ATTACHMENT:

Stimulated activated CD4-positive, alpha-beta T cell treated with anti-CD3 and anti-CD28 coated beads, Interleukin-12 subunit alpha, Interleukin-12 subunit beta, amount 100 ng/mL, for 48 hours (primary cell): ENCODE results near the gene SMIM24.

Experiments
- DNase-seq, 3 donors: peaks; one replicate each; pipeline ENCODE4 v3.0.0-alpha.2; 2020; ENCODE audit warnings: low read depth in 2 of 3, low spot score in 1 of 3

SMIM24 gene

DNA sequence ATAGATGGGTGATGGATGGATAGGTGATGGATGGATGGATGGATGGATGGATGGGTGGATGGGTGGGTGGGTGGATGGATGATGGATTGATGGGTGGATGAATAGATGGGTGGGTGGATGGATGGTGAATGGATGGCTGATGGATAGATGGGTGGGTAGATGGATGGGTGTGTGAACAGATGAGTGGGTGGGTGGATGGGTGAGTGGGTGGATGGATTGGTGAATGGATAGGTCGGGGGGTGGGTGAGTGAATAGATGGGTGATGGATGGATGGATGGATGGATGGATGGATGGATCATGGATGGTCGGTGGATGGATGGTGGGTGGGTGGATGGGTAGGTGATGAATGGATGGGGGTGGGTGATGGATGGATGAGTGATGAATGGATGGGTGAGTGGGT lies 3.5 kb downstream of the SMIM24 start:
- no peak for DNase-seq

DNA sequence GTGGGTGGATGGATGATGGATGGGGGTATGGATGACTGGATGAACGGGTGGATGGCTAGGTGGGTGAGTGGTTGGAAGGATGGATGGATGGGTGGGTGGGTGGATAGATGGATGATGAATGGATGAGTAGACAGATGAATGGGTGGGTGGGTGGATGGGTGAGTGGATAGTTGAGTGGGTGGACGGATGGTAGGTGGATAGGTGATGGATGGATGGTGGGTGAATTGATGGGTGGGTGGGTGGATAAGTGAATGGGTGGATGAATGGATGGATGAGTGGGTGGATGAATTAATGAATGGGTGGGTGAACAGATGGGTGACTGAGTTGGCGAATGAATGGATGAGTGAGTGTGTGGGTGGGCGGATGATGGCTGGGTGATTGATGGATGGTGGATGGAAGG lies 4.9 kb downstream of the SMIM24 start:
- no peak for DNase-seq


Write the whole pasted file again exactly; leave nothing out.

Stimulated activated CD4-positive, alpha-beta T cell treated with anti-CD3 and anti-CD28 coated beads, Interleukin-12 subunit alpha, Interleukin-12 subunit beta, amount 100 ng/mL, for 48 hours (primary cell): ENCODE results near the gene SMIM24.

Experiments
- DNase-seq, 3 donors: peaks; one replicate each; pipeline ENCODE4 v3.0.0-alpha.2; 2020; ENCODE audit warnings: low read depth in 2 of 3, low spot score in 1 of 3

SMIM24 gene

DNA sequence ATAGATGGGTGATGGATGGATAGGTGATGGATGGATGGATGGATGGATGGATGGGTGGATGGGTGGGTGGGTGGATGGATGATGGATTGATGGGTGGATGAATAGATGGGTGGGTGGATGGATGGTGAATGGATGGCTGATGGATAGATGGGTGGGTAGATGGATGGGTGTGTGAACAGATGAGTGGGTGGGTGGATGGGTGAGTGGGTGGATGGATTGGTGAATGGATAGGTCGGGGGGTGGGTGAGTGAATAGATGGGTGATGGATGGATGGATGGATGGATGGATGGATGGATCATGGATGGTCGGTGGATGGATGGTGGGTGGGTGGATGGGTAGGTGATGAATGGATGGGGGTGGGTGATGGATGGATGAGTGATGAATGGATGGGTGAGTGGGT lies 3.5 kb downstream of the SMIM24 start:
- no peak for DNase-seq

DNA sequence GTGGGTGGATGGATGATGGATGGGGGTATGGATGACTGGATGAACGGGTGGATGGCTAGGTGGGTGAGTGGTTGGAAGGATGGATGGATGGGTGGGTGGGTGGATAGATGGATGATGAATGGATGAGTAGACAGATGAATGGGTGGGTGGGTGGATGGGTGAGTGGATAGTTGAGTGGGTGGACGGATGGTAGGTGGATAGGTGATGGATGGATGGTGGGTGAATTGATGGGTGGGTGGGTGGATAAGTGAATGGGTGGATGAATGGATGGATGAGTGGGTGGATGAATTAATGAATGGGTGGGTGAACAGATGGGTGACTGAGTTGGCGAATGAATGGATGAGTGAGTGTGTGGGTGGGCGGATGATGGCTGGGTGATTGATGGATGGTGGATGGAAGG lies 4.9 kb downstream of the SMIM24 start:
- no peak for DNase-seq